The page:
By JIM PARKER
The Post and Courier
A few miles off U.S. Highway 52, new homes are springing up in a master planned community that includes sports fields, swimming lanes and tot parks.
Yet proceed a short ways up Cypress Gardens Road, and upscale, down-home neighborhoods emerge where fishing boats are common and an enclosed lake as a well as a branch of the Cooper River are chief attractions.
That’s the nature of Berkeley County real estate these days. Brand new enclaves touting sidewalks and soccer pitches coexist with older subdivisions accustomed to fish frys and pig pickin’s.
Two of these dissimilar yet equally popular neighborhoods are modern Spring Grove Plantation, in which a host of builders are framing residences and crafting amenities; and few decade old Pimlico, known for brick homes, water views and wildlife.
“We love boating. It’s a nice community,” says Arlene Hiott, a Pimlico resident and Realtor with AgentOwned Realty.
The Hiotts have owned property in Pimlico since the early 1990s and recently constructed an estate-style home on Teal Road with an iron gate, plantation shutters and its own boat landing on the Cooper River branch. From the river spur, they can reach either Charleston Harbor or Lake Moultrie in less than half-an-hour.
“There’s a huge bald eagle and herons” that frequent marsh grass and oak trees, Hiott says. “You can see the old gates (of former river ricefields). We are in the only ‘no wake’ zone,” she says.
The neighborhood, which includes Pimlico Plantation and West Pimlico, surrounds Lake Hastie as well as lines the river branch, giving many of the few hundred customized homes access to the water. Walking trails and a community basketball court mark the village, which was launched about 35 years ago. A fire station is outside the community on Cypress Gardens Road.
Streets connect the sections of Pimlico, including a dirt expanse on Churchill Road that links the lakeside properties with the river-rimmed lots. Helping to keep the community close-knit is the Pimlico Civic Club.
While seemingly out in the country, Pimlico is less than five miles from Highway 52 to the west and Bushy Park industrial center — a major employer — to the east.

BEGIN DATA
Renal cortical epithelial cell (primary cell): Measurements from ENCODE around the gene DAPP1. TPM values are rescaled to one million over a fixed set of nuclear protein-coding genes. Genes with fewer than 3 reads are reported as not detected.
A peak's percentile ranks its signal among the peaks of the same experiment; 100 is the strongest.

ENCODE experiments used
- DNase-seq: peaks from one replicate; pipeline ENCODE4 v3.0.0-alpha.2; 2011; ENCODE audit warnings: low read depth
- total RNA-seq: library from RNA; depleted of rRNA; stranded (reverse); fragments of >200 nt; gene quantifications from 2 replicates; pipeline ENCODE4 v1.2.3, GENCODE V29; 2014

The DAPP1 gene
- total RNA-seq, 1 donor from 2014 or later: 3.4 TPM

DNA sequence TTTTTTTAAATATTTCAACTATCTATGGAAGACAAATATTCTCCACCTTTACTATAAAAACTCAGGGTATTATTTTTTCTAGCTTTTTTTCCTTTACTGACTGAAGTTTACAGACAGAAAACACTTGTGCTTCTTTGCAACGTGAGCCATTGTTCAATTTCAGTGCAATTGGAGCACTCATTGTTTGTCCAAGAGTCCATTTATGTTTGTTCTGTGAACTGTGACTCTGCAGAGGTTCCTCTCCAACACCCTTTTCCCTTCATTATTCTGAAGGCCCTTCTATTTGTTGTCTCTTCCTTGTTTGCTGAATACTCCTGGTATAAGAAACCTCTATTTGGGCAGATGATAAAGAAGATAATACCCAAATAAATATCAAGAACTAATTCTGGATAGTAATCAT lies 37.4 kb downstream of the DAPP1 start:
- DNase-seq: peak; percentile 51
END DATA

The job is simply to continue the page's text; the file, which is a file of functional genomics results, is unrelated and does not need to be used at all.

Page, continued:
About two miles closer to Highway 52 is the rather new Spring Grove Plantation, kicked off in the mid 2000s.
Spring Grove is intertwined with a host of amenities, including a swimming pool, cabana, sports park, playground and green spaces.
The neighborhood is less forested than established properties such as Pimlico but includes newly planted palmettos, manicured yards and sidewalks.
At least 1,000 homes are expected or underway in the planned village, which includes Ricefield Way, the Barony, Carriage Run, Planter’s Trace, The Abbey from Lennar and Cypress Manor — where Beazer Homes is building new residences.
“We’re committed on 55 partially-finished lots,” says Robby Mosier, the Charleston division president for Beazer. The builder closed on 30 lots in August 2012 and is hosting a grand opening noon-3 p.m. today with a cookout and other festivities.
“We are really fresh,” he says.
The company wanted to tap the Berkeley County region, and when lots became available that were almost ready for construction, it was “a great opportunity,” Mosier says.
“We have an entirely new product,” he says, a somewhat narrower style of home that permits plenty of yard and setback spaces on more modest-sized lots. The seven floor plans are still sizable enough, save one model, for two-car garages.
“We have started a prototype of each,” Mosier says.
The Beazer homes are sized from the 1,320-square-foot single-garage design starting in the $130,000s to a 2,300-square-foot model in the $170,000s, he says.
First-time homebuyers and young families are expected to be among the interested shoppers. “With a mix of plans, we put a lot of focus to make sure there’s a lot of livability,” Mosier says. There are models with the master suite on the first floor, with at least four bedrooms and in a ranch style to provide choices for buyers’ varied tastes, he says.
Plans call for all of the homes to be finished in the next 18 months to two years.